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Home > Church Leaders > Current Trends & Columns > Leader's Insight

The Passion of Hotel Rwanda
A year after Mel Gibson's movie, I found an even more Christian film—one that most Christians are ignoring.
by Brian McLaren, Leadership columnist

Maybe it's because I spent time last summer in Burundi, the poorer twin-sister country of Rwanda, which shares a similar history, tribal make-up, geography, culture, and terrifying undercurrent of genocide. Maybe it's because while there, I met some Anglican priests serving in Rwanda, who told personal stories of the tragedies there and their efforts to bring healing and reconciliation in the aftermath. Maybe it's because (I know some readers will be tempted to write me off after reading this sentence) I was so frustrated by last year's promotional hype surrounding Mel Gibson's The Passion of the Christ, and I was so frustrated by the movie itself, although I know many good people found it moving and spiritually edifying. Maybe it's because I have deep concerns about the alignment of major sectors of Christianity with "red-state Republicanism," and I worry that a kind of modernist, nationalist neo-fundamentalism is trying to claim all Christian territory as its sovereign domain.

For whatever reason, when I walked out of the recent film Hotel Rwanda, the story of a hotel manager who saves more than a thousand Tutsi refugees from Hutu-led genocide, this thought wouldn't leave me: If we really had the mind and heart of Christ, this is the movie we would be urging people in our churches to see.

It's been well over a week since I saw the film, and I still feel a churning inside me, a disquiet, a rumble in my heart that feels to me like "burden" that the old prophets used to speak of, maybe even a simmering heat reminiscent of Jeremiah's "fire in my bones." And now, I realize that even raising these kinds of questions very possibly has stimulated defensive and divisive temptations in many readers. "This guy must be a liberal," some readers are thinking. "Go get 'em, Brian!" others might be saying.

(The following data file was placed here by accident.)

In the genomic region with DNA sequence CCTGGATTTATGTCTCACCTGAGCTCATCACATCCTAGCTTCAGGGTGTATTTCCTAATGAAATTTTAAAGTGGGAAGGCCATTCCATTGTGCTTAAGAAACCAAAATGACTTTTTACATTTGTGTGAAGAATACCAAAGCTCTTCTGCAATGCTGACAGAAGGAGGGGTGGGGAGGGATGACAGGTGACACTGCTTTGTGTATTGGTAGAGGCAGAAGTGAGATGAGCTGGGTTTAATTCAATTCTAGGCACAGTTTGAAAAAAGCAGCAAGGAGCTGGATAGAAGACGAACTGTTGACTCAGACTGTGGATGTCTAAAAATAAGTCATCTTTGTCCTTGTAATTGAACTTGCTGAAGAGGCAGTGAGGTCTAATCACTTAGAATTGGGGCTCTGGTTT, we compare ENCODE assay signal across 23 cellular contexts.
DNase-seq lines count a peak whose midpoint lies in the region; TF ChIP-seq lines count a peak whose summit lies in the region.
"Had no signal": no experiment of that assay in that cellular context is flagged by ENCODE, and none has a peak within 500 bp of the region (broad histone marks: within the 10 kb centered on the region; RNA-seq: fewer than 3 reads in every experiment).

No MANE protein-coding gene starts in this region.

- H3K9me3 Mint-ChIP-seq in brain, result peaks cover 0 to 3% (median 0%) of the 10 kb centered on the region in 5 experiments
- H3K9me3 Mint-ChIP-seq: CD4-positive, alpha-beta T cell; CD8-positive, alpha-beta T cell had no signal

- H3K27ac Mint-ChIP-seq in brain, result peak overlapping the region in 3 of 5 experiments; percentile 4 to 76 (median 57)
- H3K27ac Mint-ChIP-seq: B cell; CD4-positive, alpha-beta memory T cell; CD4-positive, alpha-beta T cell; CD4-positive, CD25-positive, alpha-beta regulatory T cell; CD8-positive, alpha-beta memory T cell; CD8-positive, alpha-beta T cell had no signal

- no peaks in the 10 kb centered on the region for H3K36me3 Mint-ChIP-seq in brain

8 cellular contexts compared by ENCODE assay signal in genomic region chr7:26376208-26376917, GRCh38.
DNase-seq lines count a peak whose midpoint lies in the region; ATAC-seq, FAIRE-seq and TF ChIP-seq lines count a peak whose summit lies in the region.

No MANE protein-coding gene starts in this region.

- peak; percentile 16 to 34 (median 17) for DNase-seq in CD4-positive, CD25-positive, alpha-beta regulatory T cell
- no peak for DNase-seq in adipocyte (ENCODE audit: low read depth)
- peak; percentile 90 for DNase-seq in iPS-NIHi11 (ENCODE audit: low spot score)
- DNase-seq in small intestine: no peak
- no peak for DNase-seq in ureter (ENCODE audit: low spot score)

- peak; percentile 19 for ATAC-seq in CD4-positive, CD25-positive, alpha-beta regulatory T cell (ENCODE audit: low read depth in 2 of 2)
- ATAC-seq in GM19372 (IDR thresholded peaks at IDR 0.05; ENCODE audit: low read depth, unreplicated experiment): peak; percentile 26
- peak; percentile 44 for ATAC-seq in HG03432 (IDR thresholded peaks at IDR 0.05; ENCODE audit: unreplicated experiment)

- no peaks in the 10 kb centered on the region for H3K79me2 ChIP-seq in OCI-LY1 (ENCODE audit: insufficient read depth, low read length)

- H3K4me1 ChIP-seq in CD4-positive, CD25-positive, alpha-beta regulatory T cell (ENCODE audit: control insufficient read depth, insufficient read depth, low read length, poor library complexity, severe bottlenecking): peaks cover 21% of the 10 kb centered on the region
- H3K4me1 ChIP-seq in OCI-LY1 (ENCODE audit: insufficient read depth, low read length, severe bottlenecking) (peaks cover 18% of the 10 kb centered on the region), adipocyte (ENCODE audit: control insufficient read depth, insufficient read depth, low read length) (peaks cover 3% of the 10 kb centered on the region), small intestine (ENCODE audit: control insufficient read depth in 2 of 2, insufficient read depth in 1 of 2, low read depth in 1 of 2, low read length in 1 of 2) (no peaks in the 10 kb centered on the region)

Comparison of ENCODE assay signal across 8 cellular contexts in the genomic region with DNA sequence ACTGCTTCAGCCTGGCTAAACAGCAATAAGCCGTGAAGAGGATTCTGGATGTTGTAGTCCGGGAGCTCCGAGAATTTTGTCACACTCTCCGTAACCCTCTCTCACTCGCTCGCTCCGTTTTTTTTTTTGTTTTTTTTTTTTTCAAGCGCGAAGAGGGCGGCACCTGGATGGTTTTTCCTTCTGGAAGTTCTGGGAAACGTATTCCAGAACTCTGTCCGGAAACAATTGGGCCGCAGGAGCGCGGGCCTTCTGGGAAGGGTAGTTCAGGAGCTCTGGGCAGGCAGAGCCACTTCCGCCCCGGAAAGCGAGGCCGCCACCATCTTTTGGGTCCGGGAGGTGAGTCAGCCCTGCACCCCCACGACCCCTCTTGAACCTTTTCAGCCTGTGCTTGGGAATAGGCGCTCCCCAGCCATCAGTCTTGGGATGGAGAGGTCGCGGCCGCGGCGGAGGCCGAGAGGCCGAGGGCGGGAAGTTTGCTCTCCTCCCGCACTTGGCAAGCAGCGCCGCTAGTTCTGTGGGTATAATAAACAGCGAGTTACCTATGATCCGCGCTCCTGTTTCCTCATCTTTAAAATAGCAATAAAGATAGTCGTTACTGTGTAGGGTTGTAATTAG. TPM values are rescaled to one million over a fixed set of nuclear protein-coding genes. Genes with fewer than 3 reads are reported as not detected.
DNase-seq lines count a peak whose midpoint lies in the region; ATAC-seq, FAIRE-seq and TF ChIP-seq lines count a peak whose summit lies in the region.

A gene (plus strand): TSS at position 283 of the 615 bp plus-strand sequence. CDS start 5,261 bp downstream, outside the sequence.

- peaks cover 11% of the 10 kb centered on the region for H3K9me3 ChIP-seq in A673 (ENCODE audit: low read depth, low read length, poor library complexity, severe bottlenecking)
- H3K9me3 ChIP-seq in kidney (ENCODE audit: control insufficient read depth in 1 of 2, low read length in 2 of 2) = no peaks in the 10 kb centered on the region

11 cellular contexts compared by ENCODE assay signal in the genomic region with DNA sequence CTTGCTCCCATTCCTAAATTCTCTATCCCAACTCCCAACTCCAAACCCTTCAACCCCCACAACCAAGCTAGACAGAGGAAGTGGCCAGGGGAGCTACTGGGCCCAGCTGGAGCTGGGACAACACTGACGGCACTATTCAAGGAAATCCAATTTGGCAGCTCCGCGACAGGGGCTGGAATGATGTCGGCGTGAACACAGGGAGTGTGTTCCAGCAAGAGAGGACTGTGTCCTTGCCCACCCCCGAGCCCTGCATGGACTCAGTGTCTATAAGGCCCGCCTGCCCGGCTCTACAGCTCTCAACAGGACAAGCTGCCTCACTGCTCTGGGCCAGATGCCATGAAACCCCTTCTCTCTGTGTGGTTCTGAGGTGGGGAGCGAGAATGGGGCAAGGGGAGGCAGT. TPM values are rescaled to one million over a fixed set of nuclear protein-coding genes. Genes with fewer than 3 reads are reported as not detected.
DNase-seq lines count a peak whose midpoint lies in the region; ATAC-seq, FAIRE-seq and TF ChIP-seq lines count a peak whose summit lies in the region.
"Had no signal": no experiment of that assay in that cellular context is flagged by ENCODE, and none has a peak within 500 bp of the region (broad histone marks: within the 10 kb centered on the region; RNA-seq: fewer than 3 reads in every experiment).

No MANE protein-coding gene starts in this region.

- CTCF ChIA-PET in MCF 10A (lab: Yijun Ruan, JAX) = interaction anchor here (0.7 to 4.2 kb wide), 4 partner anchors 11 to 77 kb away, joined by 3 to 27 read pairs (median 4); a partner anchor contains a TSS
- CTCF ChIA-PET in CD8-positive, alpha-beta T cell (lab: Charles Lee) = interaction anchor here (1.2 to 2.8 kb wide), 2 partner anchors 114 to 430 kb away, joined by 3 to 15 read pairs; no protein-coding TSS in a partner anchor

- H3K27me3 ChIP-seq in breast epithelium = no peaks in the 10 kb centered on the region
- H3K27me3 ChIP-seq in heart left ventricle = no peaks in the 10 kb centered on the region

Then I go back to the film again. I think about Tutsi and Hutu locked in a cycle of fear and aggression, insult and revenge, attack and counterattack. And I also think of the Twa (the literal "little people" of our world) whose story is so little known, who suffer in the crossfire between the larger, more powerful tribes. And I think about how our community of Christian believers is divided by tribes also caught in long-standing cycles that seem to defy reconciliation: Protestant, Catholic; liberal, conservative red-state, blue-state; contemporary, traditional; postmodern, modern; seeker-driven, seeker-sensitive; purpose-driven, tradition-driven, and so on.

And I go back to the film, and think of the hotel and its manager, himself a Hutu, but one who loves Tutsi as well. I think about his distinction early in the film between family (who deserve help) and non-family (who one can't worry about), and how in the course of the genocide, he comes to see that all neighbors are family. And I wonder why so few of us see our neighbors in the Christian faith in anything close to a similar way, not to mention our non-Christian neighbors who may also be modern-day prostitutes, tax collectors, and Samaritans. I wonder what kind of tragedy it would take to bring us to the insight gained by that hotel manager.